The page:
Frustration can result from several causes. Usually, it is the result of unrealized expectations. It can be caused by a change in your resources to accomplish the task, inadequate or improper information, change in the objective or the requirements, a change in governing regulations such a law relating to the subject, excessive tiredness that changes your perception and attitude etc. Frustration can result from inadequate preparation or planning. It can result from a naive conception of what it means to invest in a risky venture. Perhaps the biggest cause of frustration is in not realizing how much work is required to do so something new. The biggest challenge is to know who you are, and, who you are not as it applies to your project.
How many things did Thomas Edison try before he found a suitable filament for the light bulb? History says that from 1877 to 1880 he investigated over 3,000 solutions before he found that a thin sliver of bamboo that was bent into shape and heated until it turned into carbon would work and last long enough to be practical. Can you see that he didn’t let ‘failure’ cause frustration in his research? His attitude was; the experiments were not a failure but successes because they revealed the things that didn’t work and this was a positive result. How often have we heard; ‘If at first you don’t succeed, try – try again.’
We are often frustrated with our children. “How many times do I have to tell you to clean up your room?” We know right from the start that the child has not yet learned who he is. A harried mother has fallen into a trap of her own making. The truth may be that, at least for now, she can’t ‘make’ him clean up his room. She may, indeed, need help and support from her family. The basic problem may be that she is at fault by not knowing who she is. Can you believe that? It may be true that she works hard to keep the house running and ‘there is no reason’ why her 14 year old son can’t straighten up his room’ – or is there?
When you finally understand who you ‘are’, you can begin to learn who other people are. The first step in dealing with other people is to, first, recognize and accept them – ‘warts and all’. This is the first step in gaining the power to control your circumstances and recognizing what you can’t control. Instead of making demands that fall on deaf ears, it would be more productive, first, to not raise your voice which says that you are not in control.
I watched two preteen children, a brother and a sister, as they watched their mother put on a performance of screaming because her children didn’t do something right. I was amazed as they stood there, completely emotionless as the performance continued. Let me ask a question; Who was in control of the situation? Would you like to guess if the frustration accomplished any good results? What was the mother’s problem? Right, she didn’t know who she was. Let me emphasize, you can’t understand other people until you understand yourself. Reason tells us that you can deal with people only in the terms of who they are. Who you want them to be or what they should be is completely beside the point. This understanding empowers a person to make the best of relationships. It may be that the 14 year old boy will not learn to clean up his room until he is much older.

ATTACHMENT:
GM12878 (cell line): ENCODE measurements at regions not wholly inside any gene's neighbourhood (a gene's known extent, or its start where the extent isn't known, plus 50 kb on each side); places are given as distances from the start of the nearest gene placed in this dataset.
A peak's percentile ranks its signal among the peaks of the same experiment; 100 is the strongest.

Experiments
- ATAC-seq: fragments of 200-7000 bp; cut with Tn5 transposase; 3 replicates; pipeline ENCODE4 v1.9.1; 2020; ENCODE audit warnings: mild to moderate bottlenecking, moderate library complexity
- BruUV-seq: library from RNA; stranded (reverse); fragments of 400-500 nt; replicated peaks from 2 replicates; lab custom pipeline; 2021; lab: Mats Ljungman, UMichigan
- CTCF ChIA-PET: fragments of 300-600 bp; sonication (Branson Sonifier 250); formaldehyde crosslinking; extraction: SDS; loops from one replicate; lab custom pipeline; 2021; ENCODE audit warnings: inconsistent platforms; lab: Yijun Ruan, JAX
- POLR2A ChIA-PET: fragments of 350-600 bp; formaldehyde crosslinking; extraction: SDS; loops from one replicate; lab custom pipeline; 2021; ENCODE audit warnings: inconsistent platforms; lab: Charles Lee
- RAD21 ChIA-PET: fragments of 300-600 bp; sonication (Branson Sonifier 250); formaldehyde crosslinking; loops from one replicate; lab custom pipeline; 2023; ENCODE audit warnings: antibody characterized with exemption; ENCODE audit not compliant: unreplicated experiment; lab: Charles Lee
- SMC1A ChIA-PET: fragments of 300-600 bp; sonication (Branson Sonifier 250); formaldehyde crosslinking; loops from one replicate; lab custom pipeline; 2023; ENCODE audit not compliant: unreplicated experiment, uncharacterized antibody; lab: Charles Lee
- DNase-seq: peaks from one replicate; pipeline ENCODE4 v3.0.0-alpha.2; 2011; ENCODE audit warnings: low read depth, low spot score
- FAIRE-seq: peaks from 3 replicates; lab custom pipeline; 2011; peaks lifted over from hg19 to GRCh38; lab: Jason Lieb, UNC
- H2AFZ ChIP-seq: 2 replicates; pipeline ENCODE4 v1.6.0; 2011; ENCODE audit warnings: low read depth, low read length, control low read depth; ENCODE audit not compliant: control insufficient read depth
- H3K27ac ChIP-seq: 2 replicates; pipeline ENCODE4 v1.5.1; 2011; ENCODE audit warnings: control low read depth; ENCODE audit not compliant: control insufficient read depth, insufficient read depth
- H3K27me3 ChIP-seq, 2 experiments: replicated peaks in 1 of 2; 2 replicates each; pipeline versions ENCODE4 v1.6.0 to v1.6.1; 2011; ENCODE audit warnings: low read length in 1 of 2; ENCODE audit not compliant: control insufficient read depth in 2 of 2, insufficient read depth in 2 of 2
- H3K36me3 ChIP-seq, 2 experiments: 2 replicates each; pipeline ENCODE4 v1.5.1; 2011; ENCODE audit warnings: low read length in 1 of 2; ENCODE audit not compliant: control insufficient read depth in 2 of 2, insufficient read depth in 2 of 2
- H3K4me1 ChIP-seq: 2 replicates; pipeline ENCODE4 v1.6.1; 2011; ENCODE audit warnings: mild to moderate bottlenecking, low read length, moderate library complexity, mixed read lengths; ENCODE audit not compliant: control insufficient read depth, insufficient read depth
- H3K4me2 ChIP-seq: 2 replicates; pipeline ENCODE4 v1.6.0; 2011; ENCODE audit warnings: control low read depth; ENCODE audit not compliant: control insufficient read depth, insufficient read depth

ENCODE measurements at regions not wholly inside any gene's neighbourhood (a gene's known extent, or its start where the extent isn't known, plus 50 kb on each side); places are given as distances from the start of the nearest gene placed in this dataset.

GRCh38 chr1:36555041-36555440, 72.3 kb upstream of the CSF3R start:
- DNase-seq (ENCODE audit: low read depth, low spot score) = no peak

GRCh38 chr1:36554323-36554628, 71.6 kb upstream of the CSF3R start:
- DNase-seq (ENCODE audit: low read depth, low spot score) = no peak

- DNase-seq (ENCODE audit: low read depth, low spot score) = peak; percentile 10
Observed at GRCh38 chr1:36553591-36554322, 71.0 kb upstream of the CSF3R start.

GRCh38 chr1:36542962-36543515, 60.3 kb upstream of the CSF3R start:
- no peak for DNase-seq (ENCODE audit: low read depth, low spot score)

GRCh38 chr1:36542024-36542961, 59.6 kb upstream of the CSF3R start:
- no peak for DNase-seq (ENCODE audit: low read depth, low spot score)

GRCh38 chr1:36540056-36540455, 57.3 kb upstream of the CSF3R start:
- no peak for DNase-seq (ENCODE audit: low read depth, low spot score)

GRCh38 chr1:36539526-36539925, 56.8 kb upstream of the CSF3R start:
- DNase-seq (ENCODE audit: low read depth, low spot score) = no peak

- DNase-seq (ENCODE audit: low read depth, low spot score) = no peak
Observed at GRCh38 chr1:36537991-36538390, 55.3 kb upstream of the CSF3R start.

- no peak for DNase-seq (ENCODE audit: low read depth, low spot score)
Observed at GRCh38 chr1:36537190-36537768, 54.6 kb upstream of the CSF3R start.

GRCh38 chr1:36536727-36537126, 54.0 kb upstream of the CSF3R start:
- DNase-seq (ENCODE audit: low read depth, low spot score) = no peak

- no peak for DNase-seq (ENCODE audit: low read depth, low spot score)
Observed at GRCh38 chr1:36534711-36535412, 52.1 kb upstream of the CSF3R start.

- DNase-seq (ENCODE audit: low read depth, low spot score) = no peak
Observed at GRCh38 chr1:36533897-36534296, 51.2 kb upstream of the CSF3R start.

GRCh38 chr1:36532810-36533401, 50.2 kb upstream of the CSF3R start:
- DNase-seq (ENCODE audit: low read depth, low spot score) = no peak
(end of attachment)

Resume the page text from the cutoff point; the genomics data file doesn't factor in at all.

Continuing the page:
I can hear people say, “Not in my house, I train my kids’ right!” Nevertheless, we have to deal with the truth as we find it and relationships are fraught with problems. It is the person who understands the dynamics who has the most power and can exercise the best control.
The more ‘adult’ parents can be, the more and better influence and ability they have over their children, and the family is happier and more productive too. If you are frustrated with your children, ask yourself if your parents were frustrated with their children. This problem may be a learned attribute.
We have frustrations in our workplace as we associate with people with different attitudes, values, and practices from ours. Again, accept people for how you find them to be. Somebody works with a radio playing loud. You need quiet to do your work. Who has the right to do what? I know a scientist who cut the wires to the intercom in his laboratory because he didn’t want to hear the background music. He was ‘big enough’ to get away with it but most of us don’t have that power. Instead, we have to find how we can deal with problems within our control and ‘roll with the punches’ when we must simply accept those vexing things that we can’t control. The ‘bottom line’ is simply this: we can’t allow frustration to take over for the understanding.
Frustration is virtually eliminated when you know who you are and who other people are. This is because we know ahead of time about the kinds of problems we are likely to face and we are prepared for them. This condition allows a person to have responses ready before they are presented so you are prepared and not surprised. If you really know yourself, you will be prepared to understand other people and react to circumstances with greatly reduced frustrations of unanticipated situations.